After my sloop “Anna” was completed my requests for “what is coming up next?” met with some ideas he had for another schooner, but one quite different than the Irene. Somehow I got going on it based on an outline of what he had in mind which in the end turned to be useful for him and invaluable for me.  By the time Tessa got on the water, Gary was ready to offer the plans etc such as he had for the other two.

Tessa was never going to be as per plans since at the time there were not any, but she looked like the real deal and although I did some things a bit differently she was, and still is, definitely an Annie at heart.

Ask me which I prefer and it’s like asking me which grandchild I like better, love ’em both.

Each are visually distinct yet the sailing of either is much the same. As for being “fast” ? even Gary says “a little” and that is how we feel with few we have between us.

So happy I was with Tessa and keen to get to with something else, mainly to attempt to do things better in all respects I queried Gary on the feasibility of building another, but 110% larger overall. Gary said it was fine so long as it didn’t go over 10% as that would alter some critical design parameters making the craft possibly less than a great sailer.  As well as that I decided to make it Cutter rigged twin Gaff rig sails.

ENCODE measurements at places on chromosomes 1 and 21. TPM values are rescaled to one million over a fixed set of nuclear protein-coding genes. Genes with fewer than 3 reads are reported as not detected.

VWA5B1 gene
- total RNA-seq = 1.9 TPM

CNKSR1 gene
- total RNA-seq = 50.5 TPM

So after enlarging the printing of the patterns (we all print on A4 sheets and tile them together with sticky tape) I got into it. Part the way through at, about 3 months and slow going, Co-vid19 reared its ugly head and instead of 6 months build time it was drawn out to 18 months!. But part of the lag was Gary’s release of the British Pilot Cutter FLYER.  Just had to get into that! (as have my two Amigo mates. 😋😎 )

Only recently did Diana maiden and even then the handling of the cutter-rigged foresails got me down for some reason so I decided to revert to the single winch system with conventional jib only (although larger in the area) and topsails over the mainsails.

So far she has shown a noticeable set of legs and is capable of staying out front from others, but only in stronger conditions. It will be interesting to see how she goes when sailing in company with the other standard pilot  cutters in moderate to strong breezes.

The offshoot of Diana being such a joy to sail that Tessa has been left high and dry. Right now, at the time of writing, she is going into early retirement and in her place, using the hull and keel/rudder only, a bit of a, well, hybrid.  More on that as it transpires, but she’ll be back, in spirit anyway,  but renamed Pharlane.

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